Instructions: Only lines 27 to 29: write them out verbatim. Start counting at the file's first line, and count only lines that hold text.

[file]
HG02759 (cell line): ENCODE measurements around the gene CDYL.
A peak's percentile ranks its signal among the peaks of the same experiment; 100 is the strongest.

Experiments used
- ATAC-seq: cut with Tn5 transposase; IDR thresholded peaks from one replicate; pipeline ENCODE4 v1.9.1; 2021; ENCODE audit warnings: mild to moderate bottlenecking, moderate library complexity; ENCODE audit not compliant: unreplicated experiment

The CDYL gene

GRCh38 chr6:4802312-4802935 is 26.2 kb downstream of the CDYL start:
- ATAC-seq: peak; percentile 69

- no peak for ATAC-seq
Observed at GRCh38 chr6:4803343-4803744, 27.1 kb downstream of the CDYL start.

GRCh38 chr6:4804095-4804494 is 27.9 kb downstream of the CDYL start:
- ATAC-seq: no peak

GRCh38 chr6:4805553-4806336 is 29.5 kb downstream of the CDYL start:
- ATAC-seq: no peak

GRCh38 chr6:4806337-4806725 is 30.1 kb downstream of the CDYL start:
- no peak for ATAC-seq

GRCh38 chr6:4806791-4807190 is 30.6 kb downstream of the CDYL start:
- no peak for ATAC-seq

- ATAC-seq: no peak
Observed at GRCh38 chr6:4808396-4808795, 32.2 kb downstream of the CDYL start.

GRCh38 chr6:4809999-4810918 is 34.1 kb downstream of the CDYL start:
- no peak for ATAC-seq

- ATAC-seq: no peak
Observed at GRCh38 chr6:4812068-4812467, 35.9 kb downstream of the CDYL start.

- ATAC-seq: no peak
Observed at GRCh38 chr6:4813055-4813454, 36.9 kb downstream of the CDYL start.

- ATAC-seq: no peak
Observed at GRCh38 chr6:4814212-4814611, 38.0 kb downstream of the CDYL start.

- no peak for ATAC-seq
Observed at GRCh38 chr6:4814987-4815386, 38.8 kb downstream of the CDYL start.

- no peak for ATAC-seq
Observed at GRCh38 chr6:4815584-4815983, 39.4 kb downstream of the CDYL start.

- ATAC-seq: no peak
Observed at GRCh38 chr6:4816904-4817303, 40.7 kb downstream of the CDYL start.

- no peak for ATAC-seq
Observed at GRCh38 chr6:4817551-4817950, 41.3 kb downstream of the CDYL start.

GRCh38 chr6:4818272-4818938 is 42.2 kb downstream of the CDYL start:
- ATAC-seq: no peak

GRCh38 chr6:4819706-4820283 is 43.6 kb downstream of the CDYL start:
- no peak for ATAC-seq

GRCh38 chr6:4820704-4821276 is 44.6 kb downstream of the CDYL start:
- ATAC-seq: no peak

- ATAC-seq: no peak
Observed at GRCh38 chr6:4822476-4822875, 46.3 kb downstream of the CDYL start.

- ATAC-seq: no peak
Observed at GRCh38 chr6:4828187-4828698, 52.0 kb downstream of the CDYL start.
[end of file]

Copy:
Observed at GRCh38 chr6:4814212-4814611, 38.0 kb downstream of the CDYL start.

- no peak for ATAC-seq
Observed at GRCh38 chr6:4814987-4815386, 38.8 kb downstream of the CDYL start.